Therefore the force profile through the whole delivery matches the requirements i.e. a high force and impact to pierce the skin and then a reduced force to push the injectate into the skin

In the case of a reusable device the packaged drug is removed from the device and discarded. The slewing spring will assist in this action. As the packaged drug (2100) is removed from the device the slewing spring (244) acts to draw the impact hammer (220) so that it is not axially aligned with the aperture (246) in the piston (248) and the device (210) is ready to receive a new packaged drug.

Such a device can be used to dispense a drug in a variety of different forms depending on how it is packaged.

To demonstrate the versatility of the device three different designs (FIGS. 19, 20, and 21) of packaged drug (2100) are illustrated as suitable for use with the device. All three embodiments illustrate the dispensing of a single dose but the skilled man will appreciate that multi-doses could also be dispensed simultaneously or sequentially with the device of the invention. Similarly, the device could be produced in a pre-primed form with the packaged drug forming an integral part of the device.

Referring to FIG. 19, in one embodiment the packaged drug (2100) takes the form of an end piece which is adapted to be slidably mountable in the device (210). The packaging (218) takes the form of a two-piece housing (218 a, 218 b), thereby simplifying construction and assembly. A first housing element (218 a) is the shape of a hollow inverted “T” and comprises a region (2102) (the stem of the “T”) which serves in use to slidably engage the device (210) allowing the packaged drug to slide up the lower chamber (230) of the device (210), and a “cross piece” against which the second element (218 b) abuts. A central channel (2106 a) runs through the middle of the stem exiting at the crosspiece. The second element (218 b) comprises an end (2104) which is shaped to tension the skin. The second element (218 b) is also substantially the shape of an inverted T and has a channel (2106 b) running down the centre axis of the inverted T. The respective channels (2106 a, 2106 b) communicate with one another to form a single channel (2106) which runs right through the packaging (218). The channel (2106 b) houses a pioneer projectile (2110) and the drug (216) or a drug splinter (effectively 2110, 216), the skin contacting end of which is set a few millimeters in from the skin tensioning surface of the device to ensure it is moving at the requisite speed when it contacts the skin. It also houses the lower end (2108 b) of the drive pin (2108). At the end remote from the skin tensioning surface the channel (2106 b) opens out to house a resilient member e.g. a spring (2114). The placing of a resilient member under the head (2108 a) of the drive pin allows the drive pin to be withdrawn back into the housing immediately after actuation. The drive pin (2108) is slidably mounted in the channel (2106) so that when the head is depressed by the hammer of the device the drive pin moves down the channel pushing the pioneer projectile and drug (2110, 2216) from the channel (106 b) into the human or animal body. The pioneer projectile (2110) and drug (216) are held in place in the channel (2106 b) by, for example, a breakable membrane (not shown) or appropriate frictional means e.g. one or more markings or splines on either the pioneer projectile, drug and or channel (2106 b) surface.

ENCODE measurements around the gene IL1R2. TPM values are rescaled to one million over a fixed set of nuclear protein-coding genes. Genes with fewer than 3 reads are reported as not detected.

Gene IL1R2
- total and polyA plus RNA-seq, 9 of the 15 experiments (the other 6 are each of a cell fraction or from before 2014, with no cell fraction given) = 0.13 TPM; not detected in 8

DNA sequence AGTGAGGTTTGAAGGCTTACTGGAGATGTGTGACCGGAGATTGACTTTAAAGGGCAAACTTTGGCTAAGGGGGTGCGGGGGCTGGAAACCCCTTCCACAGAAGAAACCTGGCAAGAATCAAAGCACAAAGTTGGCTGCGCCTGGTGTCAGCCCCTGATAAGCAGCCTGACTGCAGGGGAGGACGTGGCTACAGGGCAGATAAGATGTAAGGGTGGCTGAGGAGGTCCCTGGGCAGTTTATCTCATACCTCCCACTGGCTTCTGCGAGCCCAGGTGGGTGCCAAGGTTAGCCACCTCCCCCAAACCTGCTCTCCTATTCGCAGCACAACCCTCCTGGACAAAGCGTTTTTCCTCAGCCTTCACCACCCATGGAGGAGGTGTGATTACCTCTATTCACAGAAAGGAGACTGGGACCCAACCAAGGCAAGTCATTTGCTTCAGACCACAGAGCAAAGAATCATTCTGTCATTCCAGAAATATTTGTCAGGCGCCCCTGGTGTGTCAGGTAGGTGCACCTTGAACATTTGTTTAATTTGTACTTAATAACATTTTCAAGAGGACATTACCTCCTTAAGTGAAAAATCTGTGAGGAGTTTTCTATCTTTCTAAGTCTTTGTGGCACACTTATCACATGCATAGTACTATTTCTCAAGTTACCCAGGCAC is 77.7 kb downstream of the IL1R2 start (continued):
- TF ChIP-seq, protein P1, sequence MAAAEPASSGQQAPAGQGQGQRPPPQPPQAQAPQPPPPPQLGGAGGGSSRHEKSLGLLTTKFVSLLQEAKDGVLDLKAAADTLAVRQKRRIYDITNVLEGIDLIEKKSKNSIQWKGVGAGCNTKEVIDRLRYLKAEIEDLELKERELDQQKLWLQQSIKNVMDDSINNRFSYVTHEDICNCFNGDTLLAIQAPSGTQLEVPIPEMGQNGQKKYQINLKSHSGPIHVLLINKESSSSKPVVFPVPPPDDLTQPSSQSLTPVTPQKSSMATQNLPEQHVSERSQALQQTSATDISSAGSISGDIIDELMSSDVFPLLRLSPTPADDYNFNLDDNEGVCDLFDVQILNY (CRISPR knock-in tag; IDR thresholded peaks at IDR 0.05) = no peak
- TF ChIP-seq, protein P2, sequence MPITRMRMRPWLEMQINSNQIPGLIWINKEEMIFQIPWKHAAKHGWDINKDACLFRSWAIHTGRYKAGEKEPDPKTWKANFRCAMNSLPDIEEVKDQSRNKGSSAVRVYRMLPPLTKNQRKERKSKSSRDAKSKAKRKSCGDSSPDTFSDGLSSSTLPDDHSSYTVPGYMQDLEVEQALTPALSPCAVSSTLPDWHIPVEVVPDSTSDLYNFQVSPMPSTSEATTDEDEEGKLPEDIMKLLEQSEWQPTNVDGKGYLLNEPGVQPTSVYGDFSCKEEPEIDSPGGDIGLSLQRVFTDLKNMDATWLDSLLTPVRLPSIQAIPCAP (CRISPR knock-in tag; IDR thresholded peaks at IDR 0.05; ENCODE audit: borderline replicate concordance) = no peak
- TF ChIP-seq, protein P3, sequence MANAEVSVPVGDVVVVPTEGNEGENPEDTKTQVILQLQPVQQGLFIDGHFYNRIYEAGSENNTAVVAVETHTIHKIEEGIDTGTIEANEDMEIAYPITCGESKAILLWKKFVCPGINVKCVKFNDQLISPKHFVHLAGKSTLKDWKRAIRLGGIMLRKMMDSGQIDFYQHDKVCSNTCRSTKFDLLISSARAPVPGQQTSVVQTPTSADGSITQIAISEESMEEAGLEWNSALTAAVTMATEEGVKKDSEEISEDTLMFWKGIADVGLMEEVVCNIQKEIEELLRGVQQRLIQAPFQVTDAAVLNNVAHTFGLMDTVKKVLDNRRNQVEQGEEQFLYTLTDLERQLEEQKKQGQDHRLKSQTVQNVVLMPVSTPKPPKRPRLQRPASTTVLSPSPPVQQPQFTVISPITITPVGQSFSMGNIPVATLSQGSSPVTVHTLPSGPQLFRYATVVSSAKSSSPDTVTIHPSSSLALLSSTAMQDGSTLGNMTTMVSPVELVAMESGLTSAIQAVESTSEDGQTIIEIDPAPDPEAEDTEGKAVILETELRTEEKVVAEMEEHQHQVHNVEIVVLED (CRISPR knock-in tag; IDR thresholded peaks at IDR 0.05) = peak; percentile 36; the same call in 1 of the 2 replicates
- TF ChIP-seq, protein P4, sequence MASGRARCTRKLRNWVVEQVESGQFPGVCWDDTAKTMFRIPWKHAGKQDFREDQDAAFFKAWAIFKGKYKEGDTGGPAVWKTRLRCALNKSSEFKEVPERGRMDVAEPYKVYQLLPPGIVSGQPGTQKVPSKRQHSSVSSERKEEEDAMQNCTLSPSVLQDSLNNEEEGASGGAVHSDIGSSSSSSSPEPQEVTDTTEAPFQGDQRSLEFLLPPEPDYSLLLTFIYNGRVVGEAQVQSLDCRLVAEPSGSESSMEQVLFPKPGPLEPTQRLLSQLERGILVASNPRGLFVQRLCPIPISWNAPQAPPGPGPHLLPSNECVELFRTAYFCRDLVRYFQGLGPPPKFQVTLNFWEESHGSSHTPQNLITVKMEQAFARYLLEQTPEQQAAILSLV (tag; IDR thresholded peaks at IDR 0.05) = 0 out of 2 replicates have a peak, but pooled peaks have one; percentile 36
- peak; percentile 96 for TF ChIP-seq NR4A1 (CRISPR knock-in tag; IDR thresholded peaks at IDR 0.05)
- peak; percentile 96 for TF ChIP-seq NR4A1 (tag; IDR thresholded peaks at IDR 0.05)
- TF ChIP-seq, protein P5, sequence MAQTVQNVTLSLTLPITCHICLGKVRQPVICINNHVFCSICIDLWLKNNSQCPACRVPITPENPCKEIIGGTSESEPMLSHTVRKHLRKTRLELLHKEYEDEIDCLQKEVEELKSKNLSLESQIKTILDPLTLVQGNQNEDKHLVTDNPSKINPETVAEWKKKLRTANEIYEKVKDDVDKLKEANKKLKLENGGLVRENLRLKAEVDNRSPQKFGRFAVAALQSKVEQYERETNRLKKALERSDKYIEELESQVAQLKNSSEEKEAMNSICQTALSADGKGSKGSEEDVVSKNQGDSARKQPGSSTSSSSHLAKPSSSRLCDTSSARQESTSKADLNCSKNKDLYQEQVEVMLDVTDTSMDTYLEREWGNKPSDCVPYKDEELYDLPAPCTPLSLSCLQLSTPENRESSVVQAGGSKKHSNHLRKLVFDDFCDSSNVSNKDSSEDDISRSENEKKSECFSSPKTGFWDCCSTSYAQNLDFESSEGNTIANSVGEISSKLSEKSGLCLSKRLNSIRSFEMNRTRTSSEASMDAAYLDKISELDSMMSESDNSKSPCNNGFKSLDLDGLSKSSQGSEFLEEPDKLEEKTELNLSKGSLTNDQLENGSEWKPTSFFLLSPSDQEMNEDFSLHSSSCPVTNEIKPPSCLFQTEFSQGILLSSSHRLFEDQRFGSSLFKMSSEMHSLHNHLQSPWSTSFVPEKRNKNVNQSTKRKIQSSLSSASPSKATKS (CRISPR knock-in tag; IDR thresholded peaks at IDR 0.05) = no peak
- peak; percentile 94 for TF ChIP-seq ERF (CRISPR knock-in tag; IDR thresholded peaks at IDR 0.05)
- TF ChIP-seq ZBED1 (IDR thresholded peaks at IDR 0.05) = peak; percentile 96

The packaged drug illustrated in FIG. 19 is suitable for the injection of a “contained” drug behind a pioneer projectile which can penetrate the skin and create a channel into which the drug is pushed as described. This type of packaged drug is also suitable for the administration of drug splinters or rods of a solid therapeutic compound which have a sharp tip as per WO 94/22423. The therapeutic compound or therapeutic compound and tip are initially located in the channel (2106) of the packaging (218). The distal end (2108 b) of the drive pin may or may not be in contact with the uppermost end of the therapeutic compound prior to actuation. When the drive pin head (2108 a) is struck by the impact hammer the drive pin (2108) pushes the therapeutic compound (and pioneer projectile, if included) into the target tissue.

The end of the drive pin may just penetrate the outer layers of the skin to ensure that the therapeutic compound is completely delivered into the skin. Alternatively, the packaged drug may include a short rod (or rods) of a placebo or pharmaceutical compound between the end of the drive pin and the therapeutic compound, which can be used to push the therapeutic compound fully into the skin. In this case it would not matter if the placebo rods entered the skin but it would ensure that the drive pin did not have to penetrate the skin. The benefits of this are that the drive pin would not be left protruding from the packaged drug following the administration and would not be contaminated with bodily fluids and it would therefore not pose a health risk in terms of disposal. An alternative is to include a piece of rubber or foam, or as illustrated a light spring (2114), under the head (2108 a) of the drive pin to ensure that the tip of the drive pin is withdrawn into the spent packaging after administration.